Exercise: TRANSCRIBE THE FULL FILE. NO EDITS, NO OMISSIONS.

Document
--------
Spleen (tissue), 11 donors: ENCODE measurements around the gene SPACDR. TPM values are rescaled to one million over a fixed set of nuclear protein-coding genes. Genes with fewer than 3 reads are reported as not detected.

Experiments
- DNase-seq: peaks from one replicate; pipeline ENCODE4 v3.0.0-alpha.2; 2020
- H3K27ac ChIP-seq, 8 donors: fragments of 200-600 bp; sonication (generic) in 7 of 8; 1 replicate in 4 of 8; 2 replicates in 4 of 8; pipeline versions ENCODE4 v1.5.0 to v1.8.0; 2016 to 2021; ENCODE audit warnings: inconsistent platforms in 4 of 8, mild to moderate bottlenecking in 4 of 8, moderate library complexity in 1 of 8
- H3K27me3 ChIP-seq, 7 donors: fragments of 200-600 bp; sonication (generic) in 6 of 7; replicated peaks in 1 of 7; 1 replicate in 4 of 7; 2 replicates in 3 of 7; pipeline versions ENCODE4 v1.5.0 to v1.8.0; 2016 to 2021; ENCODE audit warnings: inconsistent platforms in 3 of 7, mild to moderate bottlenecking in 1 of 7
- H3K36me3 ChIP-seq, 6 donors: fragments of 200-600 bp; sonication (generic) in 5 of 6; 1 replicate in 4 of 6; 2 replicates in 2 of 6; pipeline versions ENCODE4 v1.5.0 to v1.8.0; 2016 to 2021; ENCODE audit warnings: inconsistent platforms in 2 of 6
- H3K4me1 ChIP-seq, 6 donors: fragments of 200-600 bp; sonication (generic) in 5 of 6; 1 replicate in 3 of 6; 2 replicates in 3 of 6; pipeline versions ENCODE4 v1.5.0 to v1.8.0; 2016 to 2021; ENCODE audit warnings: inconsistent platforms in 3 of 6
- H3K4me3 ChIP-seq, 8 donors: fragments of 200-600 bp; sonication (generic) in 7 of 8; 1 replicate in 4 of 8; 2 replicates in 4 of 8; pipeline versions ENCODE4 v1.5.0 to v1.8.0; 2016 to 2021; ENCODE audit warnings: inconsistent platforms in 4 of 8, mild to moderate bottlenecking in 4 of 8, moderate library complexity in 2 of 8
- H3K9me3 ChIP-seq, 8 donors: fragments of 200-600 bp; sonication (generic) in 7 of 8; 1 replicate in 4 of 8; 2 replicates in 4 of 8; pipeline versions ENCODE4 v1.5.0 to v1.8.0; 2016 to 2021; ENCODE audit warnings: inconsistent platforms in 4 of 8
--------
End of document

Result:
Spleen (tissue), 11 donors: ENCODE measurements around the gene SPACDR. TPM values are rescaled to one million over a fixed set of nuclear protein-coding genes. Genes with fewer than 3 reads are reported as not detected.

Experiments
- DNase-seq: peaks from one replicate; pipeline ENCODE4 v3.0.0-alpha.2; 2020
- H3K27ac ChIP-seq, 8 donors: fragments of 200-600 bp; sonication (generic) in 7 of 8; 1 replicate in 4 of 8; 2 replicates in 4 of 8; pipeline versions ENCODE4 v1.5.0 to v1.8.0; 2016 to 2021; ENCODE audit warnings: inconsistent platforms in 4 of 8, mild to moderate bottlenecking in 4 of 8, moderate library complexity in 1 of 8
- H3K27me3 ChIP-seq, 7 donors: fragments of 200-600 bp; sonication (generic) in 6 of 7; replicated peaks in 1 of 7; 1 replicate in 4 of 7; 2 replicates in 3 of 7; pipeline versions ENCODE4 v1.5.0 to v1.8.0; 2016 to 2021; ENCODE audit warnings: inconsistent platforms in 3 of 7, mild to moderate bottlenecking in 1 of 7
- H3K36me3 ChIP-seq, 6 donors: fragments of 200-600 bp; sonication (generic) in 5 of 6; 1 replicate in 4 of 6; 2 replicates in 2 of 6; pipeline versions ENCODE4 v1.5.0 to v1.8.0; 2016 to 2021; ENCODE audit warnings: inconsistent platforms in 2 of 6
- H3K4me1 ChIP-seq, 6 donors: fragments of 200-600 bp; sonication (generic) in 5 of 6; 1 replicate in 3 of 6; 2 replicates in 3 of 6; pipeline versions ENCODE4 v1.5.0 to v1.8.0; 2016 to 2021; ENCODE audit warnings: inconsistent platforms in 3 of 6
- H3K4me3 ChIP-seq, 8 donors: fragments of 200-600 bp; sonication (generic) in 7 of 8; 1 replicate in 4 of 8; 2 replicates in 4 of 8; pipeline versions ENCODE4 v1.5.0 to v1.8.0; 2016 to 2021; ENCODE audit warnings: inconsistent platforms in 4 of 8, mild to moderate bottlenecking in 4 of 8, moderate library complexity in 2 of 8
- H3K9me3 ChIP-seq, 8 donors: fragments of 200-600 bp; sonication (generic) in 7 of 8; 1 replicate in 4 of 8; 2 replicates in 4 of 8; pipeline versions ENCODE4 v1.5.0 to v1.8.0; 2016 to 2021; ENCODE audit warnings: inconsistent platforms in 4 of 8